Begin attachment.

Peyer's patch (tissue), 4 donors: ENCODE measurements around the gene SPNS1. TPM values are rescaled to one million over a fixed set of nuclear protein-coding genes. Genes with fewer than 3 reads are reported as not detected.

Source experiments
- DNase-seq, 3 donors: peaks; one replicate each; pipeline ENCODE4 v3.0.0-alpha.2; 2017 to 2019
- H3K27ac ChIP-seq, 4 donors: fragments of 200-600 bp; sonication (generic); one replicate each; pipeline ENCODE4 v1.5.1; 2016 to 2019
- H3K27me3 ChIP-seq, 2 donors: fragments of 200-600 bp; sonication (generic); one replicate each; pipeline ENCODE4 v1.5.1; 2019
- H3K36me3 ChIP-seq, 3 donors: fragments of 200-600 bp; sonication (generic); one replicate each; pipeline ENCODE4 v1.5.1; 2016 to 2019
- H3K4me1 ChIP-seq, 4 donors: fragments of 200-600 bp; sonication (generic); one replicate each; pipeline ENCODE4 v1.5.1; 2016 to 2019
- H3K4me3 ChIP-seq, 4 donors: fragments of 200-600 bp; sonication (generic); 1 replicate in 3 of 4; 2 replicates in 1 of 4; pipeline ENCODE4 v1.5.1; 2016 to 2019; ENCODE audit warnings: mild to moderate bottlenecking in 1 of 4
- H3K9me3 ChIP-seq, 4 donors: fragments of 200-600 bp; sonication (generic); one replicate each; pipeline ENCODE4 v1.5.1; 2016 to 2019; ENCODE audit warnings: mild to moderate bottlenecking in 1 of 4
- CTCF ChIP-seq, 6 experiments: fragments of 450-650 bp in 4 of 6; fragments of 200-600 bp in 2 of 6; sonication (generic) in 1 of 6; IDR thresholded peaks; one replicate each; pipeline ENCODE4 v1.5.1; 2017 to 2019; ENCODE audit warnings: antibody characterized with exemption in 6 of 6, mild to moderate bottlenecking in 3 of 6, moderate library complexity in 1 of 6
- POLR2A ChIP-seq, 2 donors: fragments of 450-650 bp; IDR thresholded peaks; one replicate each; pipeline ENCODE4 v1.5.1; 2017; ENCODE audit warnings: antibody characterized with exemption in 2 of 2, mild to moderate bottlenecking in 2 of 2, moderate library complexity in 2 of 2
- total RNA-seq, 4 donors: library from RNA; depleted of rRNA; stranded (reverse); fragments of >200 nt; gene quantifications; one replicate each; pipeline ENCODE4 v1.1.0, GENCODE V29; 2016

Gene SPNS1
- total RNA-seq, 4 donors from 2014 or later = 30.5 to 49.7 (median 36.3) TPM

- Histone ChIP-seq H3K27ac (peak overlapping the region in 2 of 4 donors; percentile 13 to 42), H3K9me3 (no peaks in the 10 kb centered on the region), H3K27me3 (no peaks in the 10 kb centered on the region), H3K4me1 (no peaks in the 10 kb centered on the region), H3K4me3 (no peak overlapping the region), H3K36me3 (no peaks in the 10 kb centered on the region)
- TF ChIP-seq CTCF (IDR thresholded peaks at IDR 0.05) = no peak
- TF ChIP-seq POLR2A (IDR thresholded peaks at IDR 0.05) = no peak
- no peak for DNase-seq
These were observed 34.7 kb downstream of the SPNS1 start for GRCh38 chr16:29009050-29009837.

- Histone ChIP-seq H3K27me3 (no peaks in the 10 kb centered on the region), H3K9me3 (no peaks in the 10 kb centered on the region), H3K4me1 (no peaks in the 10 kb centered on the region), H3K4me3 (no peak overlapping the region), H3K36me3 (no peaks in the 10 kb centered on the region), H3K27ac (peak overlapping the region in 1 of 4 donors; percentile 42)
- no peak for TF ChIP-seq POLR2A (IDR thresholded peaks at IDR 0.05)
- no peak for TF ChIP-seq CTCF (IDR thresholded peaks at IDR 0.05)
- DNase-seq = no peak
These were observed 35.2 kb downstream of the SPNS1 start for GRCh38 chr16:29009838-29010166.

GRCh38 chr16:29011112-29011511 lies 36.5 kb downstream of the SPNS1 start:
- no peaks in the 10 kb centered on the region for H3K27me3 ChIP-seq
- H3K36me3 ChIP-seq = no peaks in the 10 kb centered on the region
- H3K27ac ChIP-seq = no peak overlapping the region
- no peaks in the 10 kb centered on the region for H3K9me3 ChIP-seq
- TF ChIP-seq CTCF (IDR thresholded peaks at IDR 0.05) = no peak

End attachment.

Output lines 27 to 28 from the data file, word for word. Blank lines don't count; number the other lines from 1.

- H3K36me3 ChIP-seq = no peaks in the 10 kb centered on the region
- H3K27ac ChIP-seq = no peak overlapping the region